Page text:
The New York Times recently published an op-ed by Joanne Lipman entitled, “The Mismeasure of Woman.” She questions how far women have come in American society. The numbers are improving: 38 women have served as Senators, 40% of families have women as the major breadwinner, and four out of eight Ivy League presidents are women. However, a consistently troubling statistic is that women continue to make less than men in 2009. Lipman believes that we, as a society, have come to a plateau in forwarding women’s equality.
This is not an issue that we have had to directly face. Fortunately, we have been lucky enough to never have to confront open hostility or discrimination based on our gender. Unfortunately, this illustrates Lipman’s point that our fight for equality has stalled because the offenses that women face today are hidden and nuanced. Such offenses are much harder to rally around and confront. Personally, there has never been anything to make us stand up and demand change.
Carleton is not a place that discriminates based on gender. The same basic opportunities are provided to both men and women. Even so, we have witnessed disparities between men and women on campus. Whether it is a conscious effort or simply human nature, men tend to participate more in class. According to the Climate Survey, women are more likely than men to be the victims of sexual harassment and assault. Carleton provides the same education for both men and women. Yet there are issues that directly affect women that do not affect men.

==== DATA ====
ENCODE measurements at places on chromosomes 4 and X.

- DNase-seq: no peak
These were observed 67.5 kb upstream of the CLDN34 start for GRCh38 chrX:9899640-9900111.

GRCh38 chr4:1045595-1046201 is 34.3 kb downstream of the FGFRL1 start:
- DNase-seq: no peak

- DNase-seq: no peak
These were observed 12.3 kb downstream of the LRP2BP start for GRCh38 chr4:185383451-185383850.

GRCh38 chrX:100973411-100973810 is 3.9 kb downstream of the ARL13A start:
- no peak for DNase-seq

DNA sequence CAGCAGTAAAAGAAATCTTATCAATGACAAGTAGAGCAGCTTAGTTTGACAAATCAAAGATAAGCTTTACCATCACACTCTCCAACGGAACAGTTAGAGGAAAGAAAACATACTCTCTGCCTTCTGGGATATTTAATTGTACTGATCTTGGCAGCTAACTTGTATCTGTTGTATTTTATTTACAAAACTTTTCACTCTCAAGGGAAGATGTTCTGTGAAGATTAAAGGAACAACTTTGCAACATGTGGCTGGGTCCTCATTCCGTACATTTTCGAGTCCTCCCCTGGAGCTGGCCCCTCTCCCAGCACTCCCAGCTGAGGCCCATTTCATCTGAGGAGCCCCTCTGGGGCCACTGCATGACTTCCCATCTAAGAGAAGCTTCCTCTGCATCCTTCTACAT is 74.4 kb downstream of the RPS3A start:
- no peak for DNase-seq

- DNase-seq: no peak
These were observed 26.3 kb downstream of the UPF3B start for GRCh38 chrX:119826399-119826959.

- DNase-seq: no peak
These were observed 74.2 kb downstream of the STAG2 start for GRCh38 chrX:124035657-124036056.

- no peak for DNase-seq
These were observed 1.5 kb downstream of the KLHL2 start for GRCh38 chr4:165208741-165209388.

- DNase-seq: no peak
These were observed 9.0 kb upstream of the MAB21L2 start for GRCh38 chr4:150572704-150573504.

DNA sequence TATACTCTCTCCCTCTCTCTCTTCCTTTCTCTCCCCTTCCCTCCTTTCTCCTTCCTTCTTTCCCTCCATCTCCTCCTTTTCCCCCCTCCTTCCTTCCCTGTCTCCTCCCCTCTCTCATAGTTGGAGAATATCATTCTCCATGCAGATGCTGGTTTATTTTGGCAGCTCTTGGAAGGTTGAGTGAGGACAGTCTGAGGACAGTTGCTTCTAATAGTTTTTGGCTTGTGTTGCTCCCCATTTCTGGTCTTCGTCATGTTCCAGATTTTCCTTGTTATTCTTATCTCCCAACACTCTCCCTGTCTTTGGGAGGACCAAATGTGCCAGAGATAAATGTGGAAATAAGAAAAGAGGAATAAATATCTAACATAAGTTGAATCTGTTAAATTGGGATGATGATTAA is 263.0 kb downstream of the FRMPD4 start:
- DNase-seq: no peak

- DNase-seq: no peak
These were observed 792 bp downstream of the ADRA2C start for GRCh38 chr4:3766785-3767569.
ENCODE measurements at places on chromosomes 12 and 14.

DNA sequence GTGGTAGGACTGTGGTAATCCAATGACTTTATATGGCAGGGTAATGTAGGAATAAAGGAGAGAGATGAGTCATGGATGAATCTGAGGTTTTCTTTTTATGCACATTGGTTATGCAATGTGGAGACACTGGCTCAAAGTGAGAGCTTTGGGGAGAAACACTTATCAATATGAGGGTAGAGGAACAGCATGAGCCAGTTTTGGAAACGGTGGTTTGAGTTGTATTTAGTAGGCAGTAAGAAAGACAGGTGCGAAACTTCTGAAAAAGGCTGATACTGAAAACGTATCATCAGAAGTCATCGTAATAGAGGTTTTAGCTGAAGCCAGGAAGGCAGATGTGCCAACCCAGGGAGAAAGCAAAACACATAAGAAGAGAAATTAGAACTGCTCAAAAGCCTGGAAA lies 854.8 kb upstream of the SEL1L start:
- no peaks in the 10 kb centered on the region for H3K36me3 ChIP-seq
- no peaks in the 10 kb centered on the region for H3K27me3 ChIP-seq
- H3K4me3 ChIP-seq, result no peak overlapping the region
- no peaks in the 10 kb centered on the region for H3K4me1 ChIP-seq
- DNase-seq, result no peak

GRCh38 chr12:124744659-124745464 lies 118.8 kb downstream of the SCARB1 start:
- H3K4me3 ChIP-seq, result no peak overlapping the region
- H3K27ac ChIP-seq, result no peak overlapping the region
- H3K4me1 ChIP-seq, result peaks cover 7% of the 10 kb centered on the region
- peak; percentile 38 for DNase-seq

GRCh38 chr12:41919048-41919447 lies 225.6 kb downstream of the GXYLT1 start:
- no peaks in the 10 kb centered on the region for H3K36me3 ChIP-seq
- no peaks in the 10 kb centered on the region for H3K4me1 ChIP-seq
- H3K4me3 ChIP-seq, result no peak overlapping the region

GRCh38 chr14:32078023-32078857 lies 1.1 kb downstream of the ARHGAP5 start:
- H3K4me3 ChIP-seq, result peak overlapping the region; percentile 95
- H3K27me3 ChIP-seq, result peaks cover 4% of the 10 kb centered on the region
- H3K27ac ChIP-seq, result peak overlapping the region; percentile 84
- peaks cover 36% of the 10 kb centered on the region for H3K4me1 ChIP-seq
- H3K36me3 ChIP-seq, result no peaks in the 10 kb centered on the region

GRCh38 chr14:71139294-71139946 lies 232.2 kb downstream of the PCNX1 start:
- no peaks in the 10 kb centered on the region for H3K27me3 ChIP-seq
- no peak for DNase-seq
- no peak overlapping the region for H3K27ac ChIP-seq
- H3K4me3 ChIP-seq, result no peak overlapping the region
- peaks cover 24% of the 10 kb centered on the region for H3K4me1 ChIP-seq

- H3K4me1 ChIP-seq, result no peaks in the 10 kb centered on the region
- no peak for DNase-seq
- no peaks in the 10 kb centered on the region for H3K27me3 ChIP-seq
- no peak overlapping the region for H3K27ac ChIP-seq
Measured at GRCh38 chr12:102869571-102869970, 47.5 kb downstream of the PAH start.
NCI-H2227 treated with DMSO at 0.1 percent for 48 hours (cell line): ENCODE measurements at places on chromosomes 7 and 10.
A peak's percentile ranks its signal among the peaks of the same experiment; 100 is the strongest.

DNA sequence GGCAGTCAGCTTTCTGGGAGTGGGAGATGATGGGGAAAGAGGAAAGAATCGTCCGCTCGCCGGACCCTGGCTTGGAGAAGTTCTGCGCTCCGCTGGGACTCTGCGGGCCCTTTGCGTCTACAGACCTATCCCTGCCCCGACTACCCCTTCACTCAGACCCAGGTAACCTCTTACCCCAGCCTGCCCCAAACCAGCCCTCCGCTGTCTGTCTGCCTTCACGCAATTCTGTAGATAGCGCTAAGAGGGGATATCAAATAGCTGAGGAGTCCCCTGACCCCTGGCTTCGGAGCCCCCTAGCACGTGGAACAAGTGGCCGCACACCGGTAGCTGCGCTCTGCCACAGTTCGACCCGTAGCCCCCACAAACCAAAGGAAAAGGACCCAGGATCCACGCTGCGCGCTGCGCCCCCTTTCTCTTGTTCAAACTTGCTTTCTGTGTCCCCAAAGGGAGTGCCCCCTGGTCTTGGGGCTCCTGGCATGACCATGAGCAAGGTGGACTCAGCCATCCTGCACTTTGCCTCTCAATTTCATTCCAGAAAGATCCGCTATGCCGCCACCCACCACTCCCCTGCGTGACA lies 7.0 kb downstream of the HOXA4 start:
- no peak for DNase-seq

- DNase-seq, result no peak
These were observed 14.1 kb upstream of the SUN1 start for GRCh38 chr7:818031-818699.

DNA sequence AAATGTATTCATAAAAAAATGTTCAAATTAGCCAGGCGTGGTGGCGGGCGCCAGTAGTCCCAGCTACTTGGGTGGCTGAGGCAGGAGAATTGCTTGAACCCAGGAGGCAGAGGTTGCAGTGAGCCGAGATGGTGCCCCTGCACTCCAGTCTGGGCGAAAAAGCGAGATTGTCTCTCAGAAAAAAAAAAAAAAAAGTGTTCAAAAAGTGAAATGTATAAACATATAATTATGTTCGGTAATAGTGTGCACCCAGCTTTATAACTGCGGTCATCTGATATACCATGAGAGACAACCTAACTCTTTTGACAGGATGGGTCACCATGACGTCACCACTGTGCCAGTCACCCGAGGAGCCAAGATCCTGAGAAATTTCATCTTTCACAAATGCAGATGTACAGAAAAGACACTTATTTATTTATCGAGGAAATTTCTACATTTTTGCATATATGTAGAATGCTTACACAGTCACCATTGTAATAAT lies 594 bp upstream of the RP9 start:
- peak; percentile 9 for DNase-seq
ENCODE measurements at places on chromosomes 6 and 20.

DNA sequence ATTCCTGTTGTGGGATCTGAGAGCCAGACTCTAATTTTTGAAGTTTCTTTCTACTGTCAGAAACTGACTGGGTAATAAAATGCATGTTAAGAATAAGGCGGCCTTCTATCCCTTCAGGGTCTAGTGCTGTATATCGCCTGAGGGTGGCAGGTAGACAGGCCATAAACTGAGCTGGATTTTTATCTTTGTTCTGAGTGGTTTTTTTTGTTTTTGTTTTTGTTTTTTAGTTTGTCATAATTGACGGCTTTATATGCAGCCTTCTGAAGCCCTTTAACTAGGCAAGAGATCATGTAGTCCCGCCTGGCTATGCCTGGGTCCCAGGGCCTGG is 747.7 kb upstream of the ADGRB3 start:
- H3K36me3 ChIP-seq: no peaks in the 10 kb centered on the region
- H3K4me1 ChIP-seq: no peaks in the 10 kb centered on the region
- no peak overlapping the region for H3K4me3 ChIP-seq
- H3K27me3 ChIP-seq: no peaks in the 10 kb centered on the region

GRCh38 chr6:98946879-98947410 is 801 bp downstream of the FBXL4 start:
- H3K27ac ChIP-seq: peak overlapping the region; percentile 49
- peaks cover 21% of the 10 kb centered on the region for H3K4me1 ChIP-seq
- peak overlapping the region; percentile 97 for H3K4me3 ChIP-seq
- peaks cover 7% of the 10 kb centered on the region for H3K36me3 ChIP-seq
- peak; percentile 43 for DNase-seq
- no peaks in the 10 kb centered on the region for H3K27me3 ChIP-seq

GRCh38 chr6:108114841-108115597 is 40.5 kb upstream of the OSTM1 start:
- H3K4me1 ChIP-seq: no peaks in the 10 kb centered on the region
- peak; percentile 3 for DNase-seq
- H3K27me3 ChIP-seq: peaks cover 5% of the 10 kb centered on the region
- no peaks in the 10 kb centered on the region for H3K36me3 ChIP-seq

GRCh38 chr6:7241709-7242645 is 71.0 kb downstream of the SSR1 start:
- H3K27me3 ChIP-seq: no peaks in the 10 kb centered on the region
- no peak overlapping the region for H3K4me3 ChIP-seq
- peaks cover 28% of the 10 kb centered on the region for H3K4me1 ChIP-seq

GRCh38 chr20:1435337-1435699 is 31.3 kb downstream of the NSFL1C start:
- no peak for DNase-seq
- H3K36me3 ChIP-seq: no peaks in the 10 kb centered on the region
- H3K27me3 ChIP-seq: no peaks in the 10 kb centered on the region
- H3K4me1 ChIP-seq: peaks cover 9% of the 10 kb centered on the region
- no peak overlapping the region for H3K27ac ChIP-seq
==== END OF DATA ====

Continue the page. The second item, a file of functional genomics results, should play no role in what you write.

Are we saying that Carleton, as an institution, is responsible for these issues that disproportionally affect women? No. Our point rather is that these issues do exist, they are real, and they need to be addressed. Students, faculty, and staff have been taking steps to change this. A review of the Policies Against Sexual Misconduct is underway. The ongoing dialogues on the meaning of masculinity are also an important contribution to better understanding the issues.
Community, Equity and Diversity Initiative (CEDI) formed to address issues such as these. CEDI’s Statement On Diversity embodies what we, as students, must do: “Carleton students must meaningfully encounter difference in order to grow personally and live fruitfully in society and contribute to its work.” We encourage all students, faculty, and staff to get involved and partake in this dialouge whether through forums such as the upcoming townhall meeting, the viewpoint pages of The Carletonian, or simple conversations within the community.
-The editorial represents the views of The Carletonian Editors
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